Taylor, C. (1975) Hegel, Cambridge: Cambridge University Press.

Wallace, R. M. (2005) Hegel’s Philosophy of Reality, Freedom, and God, Cambridge: Cambridge University Press.

Walzer, M. (1994) Thick and Thin: Moral Argument at Home and Abroad, Notre Dame: University of Notre Dame Press.

Walzer, M. (1983) Spheres of Justice: A Defense of Pluralism and Equality, New York: Basic Books.

Williams, R. R., ed. (2001) Beyond Liberalism and Communitarianism: Studies in Hegel’s Philosophy of Right, Albany: State University of New York Press.

Williams, R. R. (1997) Hegel’s Ethics of Recognition, Berkeley: University of California Press.

Wood, A. (2006) ―The Good without Limitation‖ in Horn and Schönecker (2006), 25-44.

Wood, A. (1993) ―Hegel’s Ethics‖ in Beiser (1993), 211-233.

Wood, A. (1990) Hegel’s Ethical Thought, Cambridge: Cambridge University Press.

  • 1. Nicomachean Ethics, 1094a; 1098a.
  • 2. Beiser (2005), 37.
  • 3. The translation of which can be found in Hegel (1971), 182-301; the original was not published during Hegel’s lifetime, and was written in 1798-99.
  • 4. Beiser (2005), 37.
  • 5. Beiser (2005), 120.
  • 6. Wallace (2005), xviii.
  • 7. Beiser (2005), 122; Wood (1993), 215.
  • 8. Wood (1993), 215.
  • 9. Beiser (2005), 48-49.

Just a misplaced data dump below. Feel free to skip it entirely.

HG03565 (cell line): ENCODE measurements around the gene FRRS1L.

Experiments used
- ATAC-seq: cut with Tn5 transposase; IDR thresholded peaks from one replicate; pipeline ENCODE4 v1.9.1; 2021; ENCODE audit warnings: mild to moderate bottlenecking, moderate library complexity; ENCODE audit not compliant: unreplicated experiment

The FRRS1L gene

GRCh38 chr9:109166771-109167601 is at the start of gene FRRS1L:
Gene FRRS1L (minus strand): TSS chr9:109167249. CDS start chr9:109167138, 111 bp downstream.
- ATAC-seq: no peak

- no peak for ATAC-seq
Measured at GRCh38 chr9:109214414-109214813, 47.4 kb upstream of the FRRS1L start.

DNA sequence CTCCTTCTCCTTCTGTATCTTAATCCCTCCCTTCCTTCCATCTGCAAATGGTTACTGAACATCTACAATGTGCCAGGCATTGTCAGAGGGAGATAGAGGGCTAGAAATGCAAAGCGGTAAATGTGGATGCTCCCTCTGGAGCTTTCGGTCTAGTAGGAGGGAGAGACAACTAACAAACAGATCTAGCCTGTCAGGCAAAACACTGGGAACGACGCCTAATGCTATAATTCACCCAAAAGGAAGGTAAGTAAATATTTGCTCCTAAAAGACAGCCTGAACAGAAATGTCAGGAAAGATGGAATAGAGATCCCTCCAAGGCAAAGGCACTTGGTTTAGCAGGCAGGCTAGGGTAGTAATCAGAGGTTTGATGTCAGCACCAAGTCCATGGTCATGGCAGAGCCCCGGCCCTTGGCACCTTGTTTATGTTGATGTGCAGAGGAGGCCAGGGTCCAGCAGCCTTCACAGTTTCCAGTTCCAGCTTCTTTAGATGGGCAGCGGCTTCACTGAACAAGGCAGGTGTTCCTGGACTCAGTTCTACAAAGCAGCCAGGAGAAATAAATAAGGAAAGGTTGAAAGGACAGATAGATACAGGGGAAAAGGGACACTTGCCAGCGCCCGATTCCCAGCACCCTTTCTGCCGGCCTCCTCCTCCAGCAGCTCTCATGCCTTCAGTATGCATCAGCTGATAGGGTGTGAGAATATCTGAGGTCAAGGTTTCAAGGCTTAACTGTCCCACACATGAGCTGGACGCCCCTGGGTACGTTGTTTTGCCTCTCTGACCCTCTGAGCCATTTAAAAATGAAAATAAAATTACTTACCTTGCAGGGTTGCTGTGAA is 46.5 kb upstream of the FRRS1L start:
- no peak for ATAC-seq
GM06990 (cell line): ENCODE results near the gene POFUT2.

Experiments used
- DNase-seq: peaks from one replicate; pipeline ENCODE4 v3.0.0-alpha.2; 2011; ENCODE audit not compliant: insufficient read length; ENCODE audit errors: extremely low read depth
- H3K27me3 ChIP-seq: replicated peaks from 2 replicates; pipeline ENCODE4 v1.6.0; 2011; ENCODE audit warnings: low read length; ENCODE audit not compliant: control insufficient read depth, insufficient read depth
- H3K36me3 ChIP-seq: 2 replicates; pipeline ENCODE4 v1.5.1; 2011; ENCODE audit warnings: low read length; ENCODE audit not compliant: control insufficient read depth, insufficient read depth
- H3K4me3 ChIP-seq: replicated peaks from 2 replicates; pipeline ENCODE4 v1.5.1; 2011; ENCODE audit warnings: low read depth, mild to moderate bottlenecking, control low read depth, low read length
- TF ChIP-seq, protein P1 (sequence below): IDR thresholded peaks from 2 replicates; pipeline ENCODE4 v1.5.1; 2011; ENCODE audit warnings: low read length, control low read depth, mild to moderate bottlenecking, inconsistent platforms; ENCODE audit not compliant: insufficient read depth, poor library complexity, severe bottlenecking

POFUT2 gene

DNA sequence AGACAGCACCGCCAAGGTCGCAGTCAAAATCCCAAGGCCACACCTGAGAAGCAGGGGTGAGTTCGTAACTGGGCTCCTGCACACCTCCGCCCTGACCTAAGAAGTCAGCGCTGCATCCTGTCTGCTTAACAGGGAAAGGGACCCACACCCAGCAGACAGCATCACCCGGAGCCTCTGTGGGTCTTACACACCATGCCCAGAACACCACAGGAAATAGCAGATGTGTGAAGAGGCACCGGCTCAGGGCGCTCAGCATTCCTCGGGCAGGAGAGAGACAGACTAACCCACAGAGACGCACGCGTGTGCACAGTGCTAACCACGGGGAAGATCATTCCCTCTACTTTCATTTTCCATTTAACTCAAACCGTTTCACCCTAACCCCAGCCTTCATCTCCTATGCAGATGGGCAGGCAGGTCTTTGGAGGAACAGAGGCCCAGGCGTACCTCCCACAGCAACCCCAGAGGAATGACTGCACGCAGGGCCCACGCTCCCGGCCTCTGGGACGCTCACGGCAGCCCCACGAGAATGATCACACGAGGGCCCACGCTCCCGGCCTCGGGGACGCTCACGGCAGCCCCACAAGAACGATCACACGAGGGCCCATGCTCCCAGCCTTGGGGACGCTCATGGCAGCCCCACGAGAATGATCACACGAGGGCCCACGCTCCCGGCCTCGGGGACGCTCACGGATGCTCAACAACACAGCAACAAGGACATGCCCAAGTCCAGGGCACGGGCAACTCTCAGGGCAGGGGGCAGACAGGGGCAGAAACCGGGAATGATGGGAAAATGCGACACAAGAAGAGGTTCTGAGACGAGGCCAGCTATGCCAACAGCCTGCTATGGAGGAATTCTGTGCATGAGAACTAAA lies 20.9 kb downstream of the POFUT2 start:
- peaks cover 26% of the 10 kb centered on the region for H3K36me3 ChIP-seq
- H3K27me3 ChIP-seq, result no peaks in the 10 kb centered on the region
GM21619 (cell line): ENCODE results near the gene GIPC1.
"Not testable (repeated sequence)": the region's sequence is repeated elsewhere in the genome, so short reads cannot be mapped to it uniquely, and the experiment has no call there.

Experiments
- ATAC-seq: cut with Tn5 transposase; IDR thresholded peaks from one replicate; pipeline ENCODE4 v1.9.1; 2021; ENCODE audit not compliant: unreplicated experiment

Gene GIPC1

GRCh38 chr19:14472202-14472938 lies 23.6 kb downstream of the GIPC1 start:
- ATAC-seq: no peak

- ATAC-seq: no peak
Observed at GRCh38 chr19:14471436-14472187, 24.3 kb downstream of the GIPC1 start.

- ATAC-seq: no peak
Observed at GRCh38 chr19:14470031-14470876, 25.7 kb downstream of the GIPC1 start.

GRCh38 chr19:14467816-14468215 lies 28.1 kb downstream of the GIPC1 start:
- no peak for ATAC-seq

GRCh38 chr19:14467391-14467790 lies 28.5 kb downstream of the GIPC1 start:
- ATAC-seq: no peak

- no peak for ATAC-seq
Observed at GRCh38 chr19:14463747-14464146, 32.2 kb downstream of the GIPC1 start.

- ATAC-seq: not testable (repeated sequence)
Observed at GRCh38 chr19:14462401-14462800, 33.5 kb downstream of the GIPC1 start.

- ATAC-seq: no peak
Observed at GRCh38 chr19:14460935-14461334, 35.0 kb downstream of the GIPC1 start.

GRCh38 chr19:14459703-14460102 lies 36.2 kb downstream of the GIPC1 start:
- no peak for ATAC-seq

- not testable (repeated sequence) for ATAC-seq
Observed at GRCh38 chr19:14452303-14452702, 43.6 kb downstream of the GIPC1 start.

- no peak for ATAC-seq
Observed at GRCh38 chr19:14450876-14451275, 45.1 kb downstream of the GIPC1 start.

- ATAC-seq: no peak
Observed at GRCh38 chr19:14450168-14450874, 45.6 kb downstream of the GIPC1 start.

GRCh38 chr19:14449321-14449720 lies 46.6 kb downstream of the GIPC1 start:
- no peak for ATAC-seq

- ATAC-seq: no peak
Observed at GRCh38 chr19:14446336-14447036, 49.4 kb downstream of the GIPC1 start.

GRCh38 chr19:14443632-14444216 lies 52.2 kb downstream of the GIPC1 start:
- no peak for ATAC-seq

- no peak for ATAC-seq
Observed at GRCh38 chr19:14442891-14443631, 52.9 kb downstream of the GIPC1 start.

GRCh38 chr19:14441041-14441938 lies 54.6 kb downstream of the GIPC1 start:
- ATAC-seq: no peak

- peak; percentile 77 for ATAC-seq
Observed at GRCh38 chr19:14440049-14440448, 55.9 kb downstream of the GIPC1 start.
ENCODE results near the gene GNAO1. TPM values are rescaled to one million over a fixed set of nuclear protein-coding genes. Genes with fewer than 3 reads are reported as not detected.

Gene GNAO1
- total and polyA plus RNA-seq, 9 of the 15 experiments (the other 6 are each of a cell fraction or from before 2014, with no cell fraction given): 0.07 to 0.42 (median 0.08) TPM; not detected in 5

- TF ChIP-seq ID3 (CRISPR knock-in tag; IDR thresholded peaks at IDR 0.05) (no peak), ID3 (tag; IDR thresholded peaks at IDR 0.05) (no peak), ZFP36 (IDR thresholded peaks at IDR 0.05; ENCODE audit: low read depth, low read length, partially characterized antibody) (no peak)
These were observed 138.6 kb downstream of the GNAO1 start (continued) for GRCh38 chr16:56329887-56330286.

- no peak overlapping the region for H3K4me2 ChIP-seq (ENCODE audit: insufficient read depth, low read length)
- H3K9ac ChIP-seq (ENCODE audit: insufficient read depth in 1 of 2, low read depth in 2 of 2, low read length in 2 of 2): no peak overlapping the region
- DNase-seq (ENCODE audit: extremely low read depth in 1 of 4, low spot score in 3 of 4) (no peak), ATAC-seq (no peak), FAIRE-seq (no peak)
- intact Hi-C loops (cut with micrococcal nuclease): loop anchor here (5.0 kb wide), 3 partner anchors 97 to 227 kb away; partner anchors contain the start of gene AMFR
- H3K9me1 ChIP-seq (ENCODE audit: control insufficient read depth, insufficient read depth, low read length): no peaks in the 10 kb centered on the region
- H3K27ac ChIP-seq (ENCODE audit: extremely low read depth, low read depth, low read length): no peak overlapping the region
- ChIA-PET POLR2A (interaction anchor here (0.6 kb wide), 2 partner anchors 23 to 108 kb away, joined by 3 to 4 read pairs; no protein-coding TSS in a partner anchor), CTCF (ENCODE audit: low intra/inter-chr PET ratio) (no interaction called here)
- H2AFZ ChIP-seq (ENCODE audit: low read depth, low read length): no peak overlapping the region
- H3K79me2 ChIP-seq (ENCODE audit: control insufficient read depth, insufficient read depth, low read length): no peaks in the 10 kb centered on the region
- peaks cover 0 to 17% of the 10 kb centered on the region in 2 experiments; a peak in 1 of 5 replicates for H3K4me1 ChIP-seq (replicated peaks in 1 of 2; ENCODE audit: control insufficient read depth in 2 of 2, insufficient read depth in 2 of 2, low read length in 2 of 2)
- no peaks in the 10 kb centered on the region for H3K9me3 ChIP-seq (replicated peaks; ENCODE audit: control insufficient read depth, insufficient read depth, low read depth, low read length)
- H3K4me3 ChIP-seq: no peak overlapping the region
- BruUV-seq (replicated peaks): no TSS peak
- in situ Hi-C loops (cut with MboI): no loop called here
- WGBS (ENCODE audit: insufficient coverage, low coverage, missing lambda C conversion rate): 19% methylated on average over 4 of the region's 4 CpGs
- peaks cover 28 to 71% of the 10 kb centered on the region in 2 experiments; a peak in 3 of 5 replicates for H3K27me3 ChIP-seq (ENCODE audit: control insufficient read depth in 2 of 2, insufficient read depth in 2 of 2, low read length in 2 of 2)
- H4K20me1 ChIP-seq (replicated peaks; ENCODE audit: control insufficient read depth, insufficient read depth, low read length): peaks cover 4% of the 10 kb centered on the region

• 10. Wood (1993), 216.
  • 11. Wood (1993), 216.
  • 12. Hegel (1820), §11A: ”Der Mensch steht aber als das ganz Unbestimmte über den Trieben und kann sie als die seinigen bestimmen und setzen. Der Trieb ist in der Natur, aber daß ich ihn in dieses Ich setze, hängt von meinem Willen ab, der sich also darauf, daß er in der Natur liegt, nicht berufen kann.” See Wallace (2005), 6.
  • 13. For reservations about this standard view of Kant’s ethics, see Wood (2006), 33.
  • 14. Wood (1990), 150.
  • 15. Wallace (2005), 8-9.
  • 16. Beiser (2005), 166 f.
  • 17. See Wallace (2005), 51
  • 18. Hegel (1832), Vol. II, Sec. 2, Ch. 3, ―Teleology‖, 734-754.
  • 19. Hegel (1830), §48, 94: “…von der Antinomie der Freiheit und Notwendigkeit, mit welcher es sich, näher betrachtet, so verhält, daß dasjenige, was der Verstand unter Freiheit und Notwendigkeit versteht, in der Tat nur ideelle Momente der wahren Freiheit und der wahren Notwendigkeit sind und daß diesen beiden in ihrer Trennung keine Wahrheit zukommt.”
  • 20. See Beiser (2005), 75. The most extensive discussion of this issue is to be found in Pippin (2008), Ch. 5. Pippin argues that although Hegel should be considered as a compatibilist, his compatibilism is unlike the standard form that defines freedom as absence of coercion. This idea is also endorsed by Wallace (2005), 82-83.
  • 21. Hegel (1820), §15.
  • 22. Wallace (2005), 26.